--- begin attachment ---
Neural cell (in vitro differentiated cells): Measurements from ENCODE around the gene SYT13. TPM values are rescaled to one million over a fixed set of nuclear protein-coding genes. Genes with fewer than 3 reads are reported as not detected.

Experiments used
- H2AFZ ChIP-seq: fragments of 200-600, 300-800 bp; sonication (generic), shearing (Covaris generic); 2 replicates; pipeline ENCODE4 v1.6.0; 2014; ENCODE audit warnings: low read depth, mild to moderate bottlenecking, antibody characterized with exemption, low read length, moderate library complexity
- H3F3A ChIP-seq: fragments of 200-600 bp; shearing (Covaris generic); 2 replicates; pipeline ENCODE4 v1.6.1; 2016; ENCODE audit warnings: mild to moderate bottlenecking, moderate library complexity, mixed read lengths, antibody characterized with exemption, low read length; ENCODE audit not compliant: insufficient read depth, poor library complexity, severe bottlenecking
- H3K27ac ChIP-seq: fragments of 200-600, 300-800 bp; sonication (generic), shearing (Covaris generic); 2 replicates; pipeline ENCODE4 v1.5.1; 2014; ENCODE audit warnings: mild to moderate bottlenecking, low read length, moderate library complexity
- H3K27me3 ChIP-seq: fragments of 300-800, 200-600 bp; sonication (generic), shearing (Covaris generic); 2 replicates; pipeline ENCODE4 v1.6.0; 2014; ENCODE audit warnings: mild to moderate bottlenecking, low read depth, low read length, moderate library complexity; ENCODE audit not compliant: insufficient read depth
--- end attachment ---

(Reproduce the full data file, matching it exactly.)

Neural cell (in vitro differentiated cells): Measurements from ENCODE around the gene SYT13. TPM values are rescaled to one million over a fixed set of nuclear protein-coding genes. Genes with fewer than 3 reads are reported as not detected.

Experiments used
- H2AFZ ChIP-seq: fragments of 200-600, 300-800 bp; sonication (generic), shearing (Covaris generic); 2 replicates; pipeline ENCODE4 v1.6.0; 2014; ENCODE audit warnings: low read depth, mild to moderate bottlenecking, antibody characterized with exemption, low read length, moderate library complexity
- H3F3A ChIP-seq: fragments of 200-600 bp; shearing (Covaris generic); 2 replicates; pipeline ENCODE4 v1.6.1; 2016; ENCODE audit warnings: mild to moderate bottlenecking, moderate library complexity, mixed read lengths, antibody characterized with exemption, low read length; ENCODE audit not compliant: insufficient read depth, poor library complexity, severe bottlenecking
- H3K27ac ChIP-seq: fragments of 200-600, 300-800 bp; sonication (generic), shearing (Covaris generic); 2 replicates; pipeline ENCODE4 v1.5.1; 2014; ENCODE audit warnings: mild to moderate bottlenecking, low read length, moderate library complexity
- H3K27me3 ChIP-seq: fragments of 300-800, 200-600 bp; sonication (generic), shearing (Covaris generic); 2 replicates; pipeline ENCODE4 v1.6.0; 2014; ENCODE audit warnings: mild to moderate bottlenecking, low read depth, low read length, moderate library complexity; ENCODE audit not compliant: insufficient read depth